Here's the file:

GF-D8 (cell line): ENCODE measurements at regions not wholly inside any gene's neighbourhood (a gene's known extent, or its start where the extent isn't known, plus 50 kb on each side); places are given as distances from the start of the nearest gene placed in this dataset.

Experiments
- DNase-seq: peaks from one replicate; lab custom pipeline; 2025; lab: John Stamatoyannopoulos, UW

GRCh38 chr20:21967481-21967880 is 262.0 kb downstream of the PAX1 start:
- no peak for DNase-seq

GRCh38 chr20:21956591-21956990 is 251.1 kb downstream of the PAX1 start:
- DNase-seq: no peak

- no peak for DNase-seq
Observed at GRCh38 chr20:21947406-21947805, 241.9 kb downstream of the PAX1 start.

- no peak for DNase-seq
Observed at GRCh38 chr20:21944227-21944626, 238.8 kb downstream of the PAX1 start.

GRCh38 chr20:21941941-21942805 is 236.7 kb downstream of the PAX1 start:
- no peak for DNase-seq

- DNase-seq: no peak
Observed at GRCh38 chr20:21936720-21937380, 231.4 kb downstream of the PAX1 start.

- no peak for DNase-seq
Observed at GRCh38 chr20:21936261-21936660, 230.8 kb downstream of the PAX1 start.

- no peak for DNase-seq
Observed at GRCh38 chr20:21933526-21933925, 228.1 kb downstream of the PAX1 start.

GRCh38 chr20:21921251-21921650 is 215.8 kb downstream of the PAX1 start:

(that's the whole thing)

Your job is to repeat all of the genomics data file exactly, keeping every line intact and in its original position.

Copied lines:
GF-D8 (cell line): ENCODE measurements at regions not wholly inside any gene's neighbourhood (a gene's known extent, or its start where the extent isn't known, plus 50 kb on each side); places are given as distances from the start of the nearest gene placed in this dataset.

Experiments
- DNase-seq: peaks from one replicate; lab custom pipeline; 2025; lab: John Stamatoyannopoulos, UW

GRCh38 chr20:21967481-21967880 is 262.0 kb downstream of the PAX1 start:
- no peak for DNase-seq

GRCh38 chr20:21956591-21956990 is 251.1 kb downstream of the PAX1 start:
- DNase-seq: no peak

- no peak for DNase-seq
Observed at GRCh38 chr20:21947406-21947805, 241.9 kb downstream of the PAX1 start.

- no peak for DNase-seq
Observed at GRCh38 chr20:21944227-21944626, 238.8 kb downstream of the PAX1 start.

GRCh38 chr20:21941941-21942805 is 236.7 kb downstream of the PAX1 start:
- no peak for DNase-seq

- DNase-seq: no peak
Observed at GRCh38 chr20:21936720-21937380, 231.4 kb downstream of the PAX1 start.

- no peak for DNase-seq
Observed at GRCh38 chr20:21936261-21936660, 230.8 kb downstream of the PAX1 start.

- no peak for DNase-seq
Observed at GRCh38 chr20:21933526-21933925, 228.1 kb downstream of the PAX1 start.

GRCh38 chr20:21921251-21921650 is 215.8 kb downstream of the PAX1 start: